Most people take the process of coping for granted as they go about their daily activities. In many ways, coping is like breathing, an automatic process requiring no apparent effort. However, when people face truly threatening events--what psychologists call stressors--they become acutely aware of the coping process and respond by consciously applying their day-to-day coping skills. Coping is a fundamental psychological process, and people's skills are commensurately sophisticated. This volume builds on people's strengths and emphasizes their role as positive copers.
In June 1974, I was staying with my Aunt and Uncle during my summer vacation. They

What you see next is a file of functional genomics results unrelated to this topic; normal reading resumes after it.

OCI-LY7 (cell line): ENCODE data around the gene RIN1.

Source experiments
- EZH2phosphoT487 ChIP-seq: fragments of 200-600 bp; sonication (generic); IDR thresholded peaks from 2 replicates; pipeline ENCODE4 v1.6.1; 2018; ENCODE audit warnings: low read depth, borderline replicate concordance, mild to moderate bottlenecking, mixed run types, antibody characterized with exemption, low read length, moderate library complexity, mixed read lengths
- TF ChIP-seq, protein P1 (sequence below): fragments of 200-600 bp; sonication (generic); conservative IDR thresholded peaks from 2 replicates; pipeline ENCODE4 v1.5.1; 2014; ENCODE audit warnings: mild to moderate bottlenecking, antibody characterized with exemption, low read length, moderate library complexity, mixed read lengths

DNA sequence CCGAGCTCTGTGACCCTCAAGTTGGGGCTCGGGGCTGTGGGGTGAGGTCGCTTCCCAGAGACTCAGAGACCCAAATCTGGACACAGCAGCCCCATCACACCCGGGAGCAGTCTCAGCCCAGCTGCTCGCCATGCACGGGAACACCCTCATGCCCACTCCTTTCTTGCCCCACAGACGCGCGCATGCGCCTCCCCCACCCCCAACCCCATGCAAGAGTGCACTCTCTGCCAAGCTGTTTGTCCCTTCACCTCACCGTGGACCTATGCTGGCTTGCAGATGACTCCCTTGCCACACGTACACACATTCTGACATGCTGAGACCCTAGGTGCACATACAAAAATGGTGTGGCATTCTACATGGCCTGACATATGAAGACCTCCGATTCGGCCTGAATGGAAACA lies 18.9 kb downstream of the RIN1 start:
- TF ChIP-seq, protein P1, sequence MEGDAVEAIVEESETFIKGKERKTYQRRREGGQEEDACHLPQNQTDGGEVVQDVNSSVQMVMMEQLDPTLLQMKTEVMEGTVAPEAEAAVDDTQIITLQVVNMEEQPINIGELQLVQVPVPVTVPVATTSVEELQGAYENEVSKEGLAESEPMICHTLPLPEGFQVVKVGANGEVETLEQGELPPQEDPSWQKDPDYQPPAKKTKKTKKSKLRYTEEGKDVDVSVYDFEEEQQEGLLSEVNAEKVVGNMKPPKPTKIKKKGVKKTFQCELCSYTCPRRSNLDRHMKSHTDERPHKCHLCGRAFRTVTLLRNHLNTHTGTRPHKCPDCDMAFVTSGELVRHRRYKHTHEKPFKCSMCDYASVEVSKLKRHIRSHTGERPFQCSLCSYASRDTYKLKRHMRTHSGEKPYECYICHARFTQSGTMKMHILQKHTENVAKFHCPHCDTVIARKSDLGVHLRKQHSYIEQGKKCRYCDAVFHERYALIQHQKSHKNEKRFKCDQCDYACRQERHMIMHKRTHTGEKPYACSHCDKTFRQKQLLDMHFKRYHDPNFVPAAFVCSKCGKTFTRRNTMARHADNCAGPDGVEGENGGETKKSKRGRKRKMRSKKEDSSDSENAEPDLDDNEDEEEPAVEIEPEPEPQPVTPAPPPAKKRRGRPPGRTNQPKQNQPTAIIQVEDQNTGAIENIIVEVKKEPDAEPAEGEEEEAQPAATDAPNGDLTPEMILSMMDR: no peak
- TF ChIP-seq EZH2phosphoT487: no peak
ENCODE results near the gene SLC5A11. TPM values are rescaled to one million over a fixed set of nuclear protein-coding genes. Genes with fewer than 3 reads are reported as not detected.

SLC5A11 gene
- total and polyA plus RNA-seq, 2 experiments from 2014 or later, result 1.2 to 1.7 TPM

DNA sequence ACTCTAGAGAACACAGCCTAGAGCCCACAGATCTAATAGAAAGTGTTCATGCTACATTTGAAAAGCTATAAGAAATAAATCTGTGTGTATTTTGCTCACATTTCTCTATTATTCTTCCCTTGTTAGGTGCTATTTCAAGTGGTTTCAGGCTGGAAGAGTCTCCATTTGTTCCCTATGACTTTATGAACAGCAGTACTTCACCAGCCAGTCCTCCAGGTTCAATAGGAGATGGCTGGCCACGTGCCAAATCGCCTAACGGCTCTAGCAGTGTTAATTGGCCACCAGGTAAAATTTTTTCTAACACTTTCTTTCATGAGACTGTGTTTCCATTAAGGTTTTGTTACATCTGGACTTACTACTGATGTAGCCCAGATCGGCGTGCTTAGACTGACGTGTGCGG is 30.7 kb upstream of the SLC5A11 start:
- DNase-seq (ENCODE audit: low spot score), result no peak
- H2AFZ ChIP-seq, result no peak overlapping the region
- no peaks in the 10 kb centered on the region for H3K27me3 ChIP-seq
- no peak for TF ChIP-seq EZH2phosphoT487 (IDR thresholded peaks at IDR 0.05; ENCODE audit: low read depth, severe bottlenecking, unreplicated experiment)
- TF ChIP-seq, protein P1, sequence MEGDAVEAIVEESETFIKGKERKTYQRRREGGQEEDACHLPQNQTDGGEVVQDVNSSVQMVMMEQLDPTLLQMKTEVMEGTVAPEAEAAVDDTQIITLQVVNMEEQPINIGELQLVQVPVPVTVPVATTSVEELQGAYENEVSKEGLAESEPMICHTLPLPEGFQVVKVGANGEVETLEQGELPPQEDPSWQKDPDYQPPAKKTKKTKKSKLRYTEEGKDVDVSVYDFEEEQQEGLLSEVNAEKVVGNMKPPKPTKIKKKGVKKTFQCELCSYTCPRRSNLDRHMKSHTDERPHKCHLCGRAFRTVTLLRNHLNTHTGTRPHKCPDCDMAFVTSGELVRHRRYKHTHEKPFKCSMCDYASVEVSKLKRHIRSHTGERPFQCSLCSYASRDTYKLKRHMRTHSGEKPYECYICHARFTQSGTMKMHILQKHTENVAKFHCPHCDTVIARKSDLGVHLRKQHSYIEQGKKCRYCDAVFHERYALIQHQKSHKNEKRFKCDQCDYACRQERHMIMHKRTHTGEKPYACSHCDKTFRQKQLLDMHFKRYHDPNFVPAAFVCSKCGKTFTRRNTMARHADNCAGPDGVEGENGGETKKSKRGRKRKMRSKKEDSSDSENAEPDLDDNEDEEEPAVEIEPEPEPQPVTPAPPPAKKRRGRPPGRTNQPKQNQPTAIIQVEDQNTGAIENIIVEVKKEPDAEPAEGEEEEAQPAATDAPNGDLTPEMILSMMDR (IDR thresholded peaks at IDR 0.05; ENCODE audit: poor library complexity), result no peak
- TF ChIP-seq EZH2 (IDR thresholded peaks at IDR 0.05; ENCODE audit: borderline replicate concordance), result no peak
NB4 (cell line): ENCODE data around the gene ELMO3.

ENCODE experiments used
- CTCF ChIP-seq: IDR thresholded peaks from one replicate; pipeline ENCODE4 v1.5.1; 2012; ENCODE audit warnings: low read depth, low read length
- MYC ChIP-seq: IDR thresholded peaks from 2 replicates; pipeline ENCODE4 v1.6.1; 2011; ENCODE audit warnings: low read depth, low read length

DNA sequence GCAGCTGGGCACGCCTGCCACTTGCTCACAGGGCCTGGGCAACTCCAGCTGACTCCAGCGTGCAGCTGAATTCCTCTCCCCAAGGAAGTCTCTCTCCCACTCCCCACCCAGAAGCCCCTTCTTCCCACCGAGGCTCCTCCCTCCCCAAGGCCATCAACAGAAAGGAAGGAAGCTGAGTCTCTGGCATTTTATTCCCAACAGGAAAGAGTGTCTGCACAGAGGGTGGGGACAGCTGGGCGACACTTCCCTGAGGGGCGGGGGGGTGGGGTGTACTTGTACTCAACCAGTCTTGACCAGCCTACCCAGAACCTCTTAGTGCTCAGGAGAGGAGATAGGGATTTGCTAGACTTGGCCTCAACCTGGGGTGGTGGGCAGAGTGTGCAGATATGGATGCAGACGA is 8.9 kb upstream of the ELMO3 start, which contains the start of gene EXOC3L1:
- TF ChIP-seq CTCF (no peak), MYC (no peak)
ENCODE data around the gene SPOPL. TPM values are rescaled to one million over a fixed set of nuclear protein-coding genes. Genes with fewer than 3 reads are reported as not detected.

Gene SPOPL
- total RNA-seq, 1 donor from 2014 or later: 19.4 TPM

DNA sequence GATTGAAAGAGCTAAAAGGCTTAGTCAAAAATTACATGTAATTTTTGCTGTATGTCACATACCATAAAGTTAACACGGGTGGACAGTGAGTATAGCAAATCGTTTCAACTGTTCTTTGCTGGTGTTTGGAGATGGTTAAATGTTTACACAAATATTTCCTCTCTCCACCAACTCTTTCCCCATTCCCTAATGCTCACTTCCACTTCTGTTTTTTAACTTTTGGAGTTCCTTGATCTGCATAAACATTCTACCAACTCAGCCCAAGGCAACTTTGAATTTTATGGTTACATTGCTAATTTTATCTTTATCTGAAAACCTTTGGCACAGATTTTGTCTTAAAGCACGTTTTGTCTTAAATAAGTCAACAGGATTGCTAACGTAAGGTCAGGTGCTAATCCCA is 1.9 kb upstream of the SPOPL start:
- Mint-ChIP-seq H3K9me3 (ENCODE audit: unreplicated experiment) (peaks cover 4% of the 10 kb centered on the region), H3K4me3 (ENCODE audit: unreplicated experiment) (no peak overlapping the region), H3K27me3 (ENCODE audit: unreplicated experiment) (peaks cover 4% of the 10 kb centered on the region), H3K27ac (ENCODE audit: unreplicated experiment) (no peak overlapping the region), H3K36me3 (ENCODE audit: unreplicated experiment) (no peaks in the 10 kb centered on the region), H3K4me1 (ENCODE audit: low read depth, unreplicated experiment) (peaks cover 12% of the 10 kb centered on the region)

lived in northern Israel, in the sleepy little town of Naharya. At the age of 16, it was the
farthest away from home that I could go. On the fifth night of my visit, at around
2:00 a.m., we were violently awakened by a barrage of bullets and the deafening blasts
of hand grenades. We were all terribly frightened and felt totally helpless. The
onslaught lasted for about 30 minutes, and then suddenly everything fell ominously
silent. At dawn, we learned how fortunate we had been: The attack on the...